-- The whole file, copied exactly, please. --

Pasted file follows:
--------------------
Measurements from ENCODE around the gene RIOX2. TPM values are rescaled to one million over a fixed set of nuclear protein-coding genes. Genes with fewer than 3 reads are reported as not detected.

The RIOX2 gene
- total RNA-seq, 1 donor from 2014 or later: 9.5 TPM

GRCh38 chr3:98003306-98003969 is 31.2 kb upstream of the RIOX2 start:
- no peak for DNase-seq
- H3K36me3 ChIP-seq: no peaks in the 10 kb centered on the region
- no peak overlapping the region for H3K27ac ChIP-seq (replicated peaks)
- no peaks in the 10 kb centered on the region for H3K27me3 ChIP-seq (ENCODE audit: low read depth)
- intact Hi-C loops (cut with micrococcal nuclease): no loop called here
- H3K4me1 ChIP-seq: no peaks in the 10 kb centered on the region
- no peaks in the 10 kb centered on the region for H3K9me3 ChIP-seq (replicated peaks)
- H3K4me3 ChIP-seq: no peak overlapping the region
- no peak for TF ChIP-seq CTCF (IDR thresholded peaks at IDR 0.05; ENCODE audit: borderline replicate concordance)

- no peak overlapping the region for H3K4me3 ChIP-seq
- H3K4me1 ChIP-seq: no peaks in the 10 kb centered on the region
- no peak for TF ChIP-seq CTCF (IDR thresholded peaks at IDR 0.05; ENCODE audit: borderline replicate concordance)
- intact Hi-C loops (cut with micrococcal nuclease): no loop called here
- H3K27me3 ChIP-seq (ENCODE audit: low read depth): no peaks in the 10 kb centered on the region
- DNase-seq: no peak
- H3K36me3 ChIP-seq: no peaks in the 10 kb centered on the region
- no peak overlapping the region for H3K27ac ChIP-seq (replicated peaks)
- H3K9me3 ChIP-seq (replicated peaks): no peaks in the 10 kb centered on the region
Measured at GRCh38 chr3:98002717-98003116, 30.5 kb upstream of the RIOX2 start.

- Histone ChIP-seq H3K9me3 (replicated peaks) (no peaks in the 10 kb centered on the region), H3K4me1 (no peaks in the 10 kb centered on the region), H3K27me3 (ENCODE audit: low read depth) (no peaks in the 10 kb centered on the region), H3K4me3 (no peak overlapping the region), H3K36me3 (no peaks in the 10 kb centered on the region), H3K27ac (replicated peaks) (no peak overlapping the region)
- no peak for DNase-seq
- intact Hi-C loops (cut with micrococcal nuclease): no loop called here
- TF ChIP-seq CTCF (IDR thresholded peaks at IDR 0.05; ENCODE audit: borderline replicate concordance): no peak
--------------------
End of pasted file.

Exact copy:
Measurements from ENCODE around the gene RIOX2. TPM values are rescaled to one million over a fixed set of nuclear protein-coding genes. Genes with fewer than 3 reads are reported as not detected.

The RIOX2 gene
- total RNA-seq, 1 donor from 2014 or later: 9.5 TPM

GRCh38 chr3:98003306-98003969 is 31.2 kb upstream of the RIOX2 start:
- no peak for DNase-seq
- H3K36me3 ChIP-seq: no peaks in the 10 kb centered on the region
- no peak overlapping the region for H3K27ac ChIP-seq (replicated peaks)
- no peaks in the 10 kb centered on the region for H3K27me3 ChIP-seq (ENCODE audit: low read depth)
- intact Hi-C loops (cut with micrococcal nuclease): no loop called here
- H3K4me1 ChIP-seq: no peaks in the 10 kb centered on the region
- no peaks in the 10 kb centered on the region for H3K9me3 ChIP-seq (replicated peaks)
- H3K4me3 ChIP-seq: no peak overlapping the region
- no peak for TF ChIP-seq CTCF (IDR thresholded peaks at IDR 0.05; ENCODE audit: borderline replicate concordance)

- no peak overlapping the region for H3K4me3 ChIP-seq
- H3K4me1 ChIP-seq: no peaks in the 10 kb centered on the region
- no peak for TF ChIP-seq CTCF (IDR thresholded peaks at IDR 0.05; ENCODE audit: borderline replicate concordance)
- intact Hi-C loops (cut with micrococcal nuclease): no loop called here
- H3K27me3 ChIP-seq (ENCODE audit: low read depth): no peaks in the 10 kb centered on the region
- DNase-seq: no peak
- H3K36me3 ChIP-seq: no peaks in the 10 kb centered on the region
- no peak overlapping the region for H3K27ac ChIP-seq (replicated peaks)
- H3K9me3 ChIP-seq (replicated peaks): no peaks in the 10 kb centered on the region
Measured at GRCh38 chr3:98002717-98003116, 30.5 kb upstream of the RIOX2 start.

- Histone ChIP-seq H3K9me3 (replicated peaks) (no peaks in the 10 kb centered on the region), H3K4me1 (no peaks in the 10 kb centered on the region), H3K27me3 (ENCODE audit: low read depth) (no peaks in the 10 kb centered on the region), H3K4me3 (no peak overlapping the region), H3K36me3 (no peaks in the 10 kb centered on the region), H3K27ac (replicated peaks) (no peak overlapping the region)
- no peak for DNase-seq
- intact Hi-C loops (cut with micrococcal nuclease): no loop called here
- TF ChIP-seq CTCF (IDR thresholded peaks at IDR 0.05; ENCODE audit: borderline replicate concordance): no peak